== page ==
On foreign affairs, two items on his list struck me as eminently sane:

  • ISIS seeks to destroy our very way of life. We must defeat them. That starts by calling the enemy by its name – radical Islamic terrorism – and securing the border. Border security is national security.
  • On day one, a President Cruz will immediately repeal every word of President Obama’s dangerous Iran deal and will prioritize American national security interests in every instance.

On the domestic front, he’s equally ambitious:

Cruz Simple Flat Tax

  • Under the Cruz Simple Flat Tax, all income groups will see a double-digit increase in after-tax income. The current seven rates of personal income tax will collapse into a single low rate of 10 percent. For a family of four, the first $36,000 will be tax-free. The IRS will cease to exist as we know it, there will be zero targeting of individuals based on their faith or political beliefs, and there will be no way for thousands of agents to manipulate the system.

Regulatory Reform

  • Too many small businesses are being crushed by encroaching regulations. We need to get the government out of the way so the people can do what they do best — innovate, expand, and create new jobs.
  • A President Cruz will pass the REINS Act, holding Congress accountable to vote on any major cost-inducing regulation.
  • There’s no greater regulatory reform than repealing every word of Obamacare. We need to enact reforms that make health care personal, portable, and affordable. Specifically, we need open insurance markets across state lines, expand Health Savings Accounts, and delink health insurance from employment.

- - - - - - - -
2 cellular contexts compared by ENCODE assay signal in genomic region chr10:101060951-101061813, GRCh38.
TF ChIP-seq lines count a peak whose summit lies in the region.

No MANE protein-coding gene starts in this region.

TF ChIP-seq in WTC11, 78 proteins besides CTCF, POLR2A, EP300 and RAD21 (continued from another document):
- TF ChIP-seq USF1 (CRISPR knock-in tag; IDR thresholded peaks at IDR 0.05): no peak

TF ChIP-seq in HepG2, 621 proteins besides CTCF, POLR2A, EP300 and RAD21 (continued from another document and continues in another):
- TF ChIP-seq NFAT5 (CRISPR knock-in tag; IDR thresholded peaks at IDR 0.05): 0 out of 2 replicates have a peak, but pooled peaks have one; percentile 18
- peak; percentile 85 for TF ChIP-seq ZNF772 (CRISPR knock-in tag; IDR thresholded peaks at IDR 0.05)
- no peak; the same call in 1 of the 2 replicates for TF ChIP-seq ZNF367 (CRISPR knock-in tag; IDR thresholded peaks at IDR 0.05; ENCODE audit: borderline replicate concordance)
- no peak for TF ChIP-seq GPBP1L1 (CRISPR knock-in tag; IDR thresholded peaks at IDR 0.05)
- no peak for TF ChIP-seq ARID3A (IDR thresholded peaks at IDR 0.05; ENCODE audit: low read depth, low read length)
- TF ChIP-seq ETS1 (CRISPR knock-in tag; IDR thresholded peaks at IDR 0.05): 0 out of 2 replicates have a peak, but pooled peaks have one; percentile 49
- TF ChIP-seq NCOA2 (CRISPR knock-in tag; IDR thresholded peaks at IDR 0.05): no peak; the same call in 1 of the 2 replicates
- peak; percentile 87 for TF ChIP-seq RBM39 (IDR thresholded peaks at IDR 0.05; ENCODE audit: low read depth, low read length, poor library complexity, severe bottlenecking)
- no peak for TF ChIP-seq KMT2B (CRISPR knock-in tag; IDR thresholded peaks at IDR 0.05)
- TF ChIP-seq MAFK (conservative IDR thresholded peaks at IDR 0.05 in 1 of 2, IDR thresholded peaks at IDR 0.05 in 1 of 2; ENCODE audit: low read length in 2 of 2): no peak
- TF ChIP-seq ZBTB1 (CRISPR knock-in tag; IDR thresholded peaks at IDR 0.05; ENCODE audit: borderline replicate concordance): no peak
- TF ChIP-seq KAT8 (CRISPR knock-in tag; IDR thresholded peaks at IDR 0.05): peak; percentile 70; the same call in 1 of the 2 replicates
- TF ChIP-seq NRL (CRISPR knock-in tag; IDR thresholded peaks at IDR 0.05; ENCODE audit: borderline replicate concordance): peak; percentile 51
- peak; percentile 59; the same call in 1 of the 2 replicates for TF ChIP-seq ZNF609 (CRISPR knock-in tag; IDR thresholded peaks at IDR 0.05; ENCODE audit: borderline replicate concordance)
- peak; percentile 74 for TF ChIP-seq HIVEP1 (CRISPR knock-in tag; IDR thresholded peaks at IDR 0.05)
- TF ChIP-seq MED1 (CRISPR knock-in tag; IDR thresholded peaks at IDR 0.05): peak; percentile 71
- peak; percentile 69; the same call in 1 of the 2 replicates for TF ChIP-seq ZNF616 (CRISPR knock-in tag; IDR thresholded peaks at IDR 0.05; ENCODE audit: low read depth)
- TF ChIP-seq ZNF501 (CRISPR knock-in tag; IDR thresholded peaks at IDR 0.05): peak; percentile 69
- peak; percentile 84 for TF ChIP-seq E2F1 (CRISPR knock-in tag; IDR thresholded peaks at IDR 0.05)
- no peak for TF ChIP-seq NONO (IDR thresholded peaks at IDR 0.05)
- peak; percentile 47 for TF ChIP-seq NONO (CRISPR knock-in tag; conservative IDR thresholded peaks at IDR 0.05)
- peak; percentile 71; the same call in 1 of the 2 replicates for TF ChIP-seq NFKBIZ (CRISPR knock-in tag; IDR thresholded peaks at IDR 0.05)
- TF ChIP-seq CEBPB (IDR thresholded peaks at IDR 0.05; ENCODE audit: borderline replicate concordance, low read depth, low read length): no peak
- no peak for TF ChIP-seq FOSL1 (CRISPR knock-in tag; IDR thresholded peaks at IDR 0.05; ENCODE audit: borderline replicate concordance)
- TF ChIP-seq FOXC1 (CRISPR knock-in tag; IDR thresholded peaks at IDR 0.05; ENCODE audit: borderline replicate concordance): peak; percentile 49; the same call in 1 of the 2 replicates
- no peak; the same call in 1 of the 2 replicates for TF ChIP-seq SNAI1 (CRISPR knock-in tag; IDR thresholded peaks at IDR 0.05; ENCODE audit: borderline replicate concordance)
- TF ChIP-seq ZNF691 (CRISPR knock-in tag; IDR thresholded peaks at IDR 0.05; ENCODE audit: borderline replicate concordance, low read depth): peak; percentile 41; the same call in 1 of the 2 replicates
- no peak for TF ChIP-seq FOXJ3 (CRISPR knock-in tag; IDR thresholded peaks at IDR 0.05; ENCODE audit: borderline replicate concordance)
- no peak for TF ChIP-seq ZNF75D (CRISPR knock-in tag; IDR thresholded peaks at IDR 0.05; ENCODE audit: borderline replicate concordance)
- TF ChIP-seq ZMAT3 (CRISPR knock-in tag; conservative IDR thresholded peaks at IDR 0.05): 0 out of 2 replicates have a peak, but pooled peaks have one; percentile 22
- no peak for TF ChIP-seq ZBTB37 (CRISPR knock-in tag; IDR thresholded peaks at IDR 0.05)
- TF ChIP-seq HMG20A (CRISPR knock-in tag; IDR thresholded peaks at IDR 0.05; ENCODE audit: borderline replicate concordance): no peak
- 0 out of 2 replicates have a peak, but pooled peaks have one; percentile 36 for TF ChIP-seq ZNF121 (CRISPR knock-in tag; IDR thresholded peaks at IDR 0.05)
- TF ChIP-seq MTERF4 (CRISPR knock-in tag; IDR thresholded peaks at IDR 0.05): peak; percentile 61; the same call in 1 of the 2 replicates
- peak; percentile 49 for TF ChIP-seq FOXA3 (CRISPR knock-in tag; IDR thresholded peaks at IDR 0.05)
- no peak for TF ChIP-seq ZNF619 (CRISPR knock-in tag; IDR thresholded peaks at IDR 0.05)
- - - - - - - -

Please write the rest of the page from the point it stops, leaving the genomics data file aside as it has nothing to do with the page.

• A Cruz administration will end the EPA regulations like the Waters of the U.S. rule and the Clean Power Plan that burden small businesses and farmers

Perhaps most importantly, Cruz has been consistent in holding these principles throughout his career. These aren’t election year talking points designed to pander to the base. There’s lots more detail at his website and I encourage you to read through. The more I see of Cruz, the better I like him


25 thoughts on “Ted Cruz’s Platform”

  1. He’s always been a favorite of mine. I’d go with Trump if he could form an overwhelming coalition to change the ways of the federal government.

    Cruz will have a harder time. He’s not the showman that Trump is but is far more substantial a thinker. We can guess which one is “more electable” and will capture the attention of LIVs. Trump is working hard to build a new coalition across Red/Blue. Cruz will have to expand the Blue into independent territory but things are so bad that he might be able to do it.

    I’ll have to weight Cruz as a doer versus Trump as a thinker. Mu Florida absentee ballot is on the way to me so I’ll have to decide shortly.

  2. The Iran point worries me. The trouble with the Iran deal, is that it is basically an upfront payment for promises of future good behavior. Having already unfrozen those assests and allowed the sanctions to lapse, there is almost no point in revoking the deal. It won’t get the money back, and it won’t get the sanctions re-instated. It just gives Iran an excuse to walk away from all of their commitments under the agreement.